Will 2019 be the Year of Politically Motivated Secondary Sales?

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Volume in the secondary market for closed private equity funds soared last year as much as 47 percent with record annual aggregate value estimates in this opaque market ranging from $70 to $80 billion according to various sources. Given historically attractive pricing for sellers and the unprecedented sums earmarked for secondary purchases, record volume makes sense. The average transaction on the private equity secondary market stands at 102.5 percent of fund net asset value, according to a recent Palico marketplace survey (sent to members last month) – the highest level we’ve ever recorded. Meanwhile, estimates from industry intermediaries for committed but unspent capital in the secondaries market are at all-time highs of between $180 and $200 billion.

Sales Sparked by Brexit and the U.S.-China Trade War Could Spike

While pricing and record dry powder may drive secondary volume to a new record in 2019, there’s a wildcard that could further increase transaction value: sales tied to political disputes. With Britain, and even Europe, likely to be subject to Brexit-induced turmoil for some time, and with China’s already slowing economy burdened by the threat of a wider trade war with the U.S., secondary deal values for U.K. and China-based private equity portfolios could rise into the tens of billions of dollars. Just last month, Private Equity International reported on an as-yet anonymous “brand name UK private equity house that has been working with an advisor on a Brexit-driven” sale.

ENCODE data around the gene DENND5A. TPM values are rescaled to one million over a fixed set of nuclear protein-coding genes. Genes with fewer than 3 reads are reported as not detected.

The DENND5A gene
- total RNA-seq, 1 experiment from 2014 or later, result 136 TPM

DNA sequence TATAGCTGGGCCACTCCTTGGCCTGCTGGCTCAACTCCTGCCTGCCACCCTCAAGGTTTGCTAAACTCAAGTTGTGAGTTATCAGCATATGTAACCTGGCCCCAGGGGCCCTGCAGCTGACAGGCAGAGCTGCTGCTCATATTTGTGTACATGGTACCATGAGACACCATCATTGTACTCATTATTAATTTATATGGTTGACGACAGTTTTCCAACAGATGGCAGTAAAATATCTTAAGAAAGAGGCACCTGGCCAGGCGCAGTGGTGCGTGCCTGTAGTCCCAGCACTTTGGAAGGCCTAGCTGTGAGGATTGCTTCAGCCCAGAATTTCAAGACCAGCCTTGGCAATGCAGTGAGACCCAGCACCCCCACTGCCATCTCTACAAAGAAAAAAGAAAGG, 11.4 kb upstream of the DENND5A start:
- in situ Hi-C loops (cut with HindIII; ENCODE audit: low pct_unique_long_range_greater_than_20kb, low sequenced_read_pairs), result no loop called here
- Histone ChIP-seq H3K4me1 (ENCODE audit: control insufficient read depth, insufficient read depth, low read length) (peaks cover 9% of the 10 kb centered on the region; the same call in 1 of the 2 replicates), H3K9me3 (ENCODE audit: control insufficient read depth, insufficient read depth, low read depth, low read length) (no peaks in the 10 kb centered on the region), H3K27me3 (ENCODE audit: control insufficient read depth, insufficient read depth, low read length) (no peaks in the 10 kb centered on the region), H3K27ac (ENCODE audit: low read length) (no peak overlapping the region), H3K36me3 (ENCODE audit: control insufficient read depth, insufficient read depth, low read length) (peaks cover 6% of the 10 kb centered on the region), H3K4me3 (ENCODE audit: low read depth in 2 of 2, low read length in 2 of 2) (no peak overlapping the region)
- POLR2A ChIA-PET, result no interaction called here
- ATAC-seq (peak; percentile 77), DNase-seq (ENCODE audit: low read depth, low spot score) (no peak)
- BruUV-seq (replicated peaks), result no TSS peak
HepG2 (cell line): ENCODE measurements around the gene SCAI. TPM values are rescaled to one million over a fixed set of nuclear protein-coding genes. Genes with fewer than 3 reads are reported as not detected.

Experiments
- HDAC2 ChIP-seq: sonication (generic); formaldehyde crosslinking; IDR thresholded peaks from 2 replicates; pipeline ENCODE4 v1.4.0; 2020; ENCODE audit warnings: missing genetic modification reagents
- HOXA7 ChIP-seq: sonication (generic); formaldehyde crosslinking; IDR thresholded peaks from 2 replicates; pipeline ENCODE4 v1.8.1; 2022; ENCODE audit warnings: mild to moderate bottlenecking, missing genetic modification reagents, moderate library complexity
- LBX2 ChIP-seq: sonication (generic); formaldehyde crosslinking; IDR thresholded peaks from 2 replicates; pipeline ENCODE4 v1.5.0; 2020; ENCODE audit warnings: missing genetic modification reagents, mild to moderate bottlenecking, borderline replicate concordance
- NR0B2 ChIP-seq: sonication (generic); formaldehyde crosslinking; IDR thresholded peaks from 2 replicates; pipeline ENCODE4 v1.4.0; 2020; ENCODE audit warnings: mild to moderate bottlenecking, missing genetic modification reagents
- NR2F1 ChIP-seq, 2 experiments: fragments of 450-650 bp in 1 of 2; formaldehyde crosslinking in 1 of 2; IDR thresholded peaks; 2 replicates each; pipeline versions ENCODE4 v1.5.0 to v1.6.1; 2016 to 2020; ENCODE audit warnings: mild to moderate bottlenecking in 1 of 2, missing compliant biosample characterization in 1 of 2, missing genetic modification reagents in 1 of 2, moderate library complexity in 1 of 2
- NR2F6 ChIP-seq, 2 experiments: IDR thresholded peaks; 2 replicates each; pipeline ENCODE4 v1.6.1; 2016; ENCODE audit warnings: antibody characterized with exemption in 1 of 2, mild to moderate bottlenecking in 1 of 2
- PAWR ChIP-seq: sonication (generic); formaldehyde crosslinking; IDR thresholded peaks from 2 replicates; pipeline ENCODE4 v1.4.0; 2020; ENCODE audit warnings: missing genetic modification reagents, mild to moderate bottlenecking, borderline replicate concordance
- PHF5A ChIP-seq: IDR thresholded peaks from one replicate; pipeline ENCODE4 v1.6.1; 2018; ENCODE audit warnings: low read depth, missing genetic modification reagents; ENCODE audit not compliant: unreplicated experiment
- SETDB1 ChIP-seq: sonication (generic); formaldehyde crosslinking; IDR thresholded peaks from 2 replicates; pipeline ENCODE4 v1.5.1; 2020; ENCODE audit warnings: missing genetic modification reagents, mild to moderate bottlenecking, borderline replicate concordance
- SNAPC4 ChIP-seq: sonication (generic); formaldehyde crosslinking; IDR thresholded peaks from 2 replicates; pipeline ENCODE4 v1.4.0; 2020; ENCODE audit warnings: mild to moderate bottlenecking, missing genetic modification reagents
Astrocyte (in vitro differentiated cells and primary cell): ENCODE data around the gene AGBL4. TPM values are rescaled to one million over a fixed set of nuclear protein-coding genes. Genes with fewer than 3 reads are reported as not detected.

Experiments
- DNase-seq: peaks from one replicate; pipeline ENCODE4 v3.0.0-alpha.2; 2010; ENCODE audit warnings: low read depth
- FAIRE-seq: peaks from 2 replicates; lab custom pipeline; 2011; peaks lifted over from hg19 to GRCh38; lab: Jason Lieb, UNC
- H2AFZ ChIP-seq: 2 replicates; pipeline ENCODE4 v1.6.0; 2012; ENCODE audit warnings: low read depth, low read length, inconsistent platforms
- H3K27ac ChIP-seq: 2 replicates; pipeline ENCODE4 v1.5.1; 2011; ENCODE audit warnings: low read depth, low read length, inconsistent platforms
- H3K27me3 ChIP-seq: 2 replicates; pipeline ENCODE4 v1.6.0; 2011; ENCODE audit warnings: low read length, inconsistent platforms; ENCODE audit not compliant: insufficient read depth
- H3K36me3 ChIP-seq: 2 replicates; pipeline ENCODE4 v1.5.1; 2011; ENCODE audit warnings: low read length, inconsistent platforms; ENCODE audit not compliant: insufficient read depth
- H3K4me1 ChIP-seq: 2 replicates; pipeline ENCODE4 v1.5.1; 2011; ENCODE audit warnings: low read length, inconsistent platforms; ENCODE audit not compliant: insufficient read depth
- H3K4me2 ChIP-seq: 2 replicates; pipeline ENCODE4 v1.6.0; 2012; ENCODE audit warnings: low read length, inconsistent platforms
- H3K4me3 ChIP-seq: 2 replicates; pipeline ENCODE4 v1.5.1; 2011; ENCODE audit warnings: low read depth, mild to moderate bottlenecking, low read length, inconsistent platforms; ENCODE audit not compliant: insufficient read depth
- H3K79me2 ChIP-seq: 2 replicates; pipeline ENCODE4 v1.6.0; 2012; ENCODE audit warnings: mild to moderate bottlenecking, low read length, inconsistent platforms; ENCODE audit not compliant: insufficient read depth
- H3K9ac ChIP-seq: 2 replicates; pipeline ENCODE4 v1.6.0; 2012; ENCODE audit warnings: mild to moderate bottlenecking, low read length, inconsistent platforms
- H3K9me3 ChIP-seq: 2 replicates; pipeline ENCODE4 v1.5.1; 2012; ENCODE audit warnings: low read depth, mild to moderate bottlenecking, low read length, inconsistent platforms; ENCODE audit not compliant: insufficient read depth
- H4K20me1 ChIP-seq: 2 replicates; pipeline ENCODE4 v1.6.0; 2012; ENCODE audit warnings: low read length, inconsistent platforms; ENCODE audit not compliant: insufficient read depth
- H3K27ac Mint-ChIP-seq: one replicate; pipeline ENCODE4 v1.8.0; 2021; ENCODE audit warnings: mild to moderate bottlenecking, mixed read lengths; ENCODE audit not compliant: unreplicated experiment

According to the winter edition of the highly regarded Coller Capital Global Private Equity Barometer, a half-yearly survey of private equity investors, opinion among the latter group about the impact on private equity of both Brexit and trade wars is sharply divided. While 44 percent of investors “expect there to be no new opportunities for private equity investment when the U.K. leaves the European Union,” 45 percent believe Brexit will mean assets can be acquired cheaply.” Some 75 percent of investors believe the US-China trade war “trade disputes will harm PE returns, while a significant minority of 25 percent say private equity “will be able to avoid the worst effects of trade disputes.”

GP-Led Strip Sales Could Prove Popular for Reducing Exposure

Secondary sales sparked by political disputes and divisions could easily take shape either as some form of GP-led deal or as more traditional stake sales. GP-led transactions, a negligible portion of secondary market volume just five years ago, jumped in 2018 to a 38 percent market share from 28 percent the year before, according to Campbell Lutyens. One type of GP-led deal that is likely to become a common exit route for those wanting to bail on assets that they regard as tainted by political discord are so-called strip sales. These deals moved into the spotlight in a big way in 2017 when mega fund group Warburg Pincus used a record $1.2 billion strip sale of Asian assets to reduce the Asian exposure of investors in its 11th fund – an $11.2 billion vehicle – who were less than keen on the region.

Palico’s Diverse Global Membership Facilitates Secondaries

With a membership base of over 1,700 funds-of-funds, pension funds, secondary funds and sovereign wealth funds, plus endowments, family offices, foundations, insurers, from over 100 countries, all with a diverse range of opinions and goals, the Palico Marketplace helps limited partners directly buy and sell secondaries whether the sale is politically motivated or not.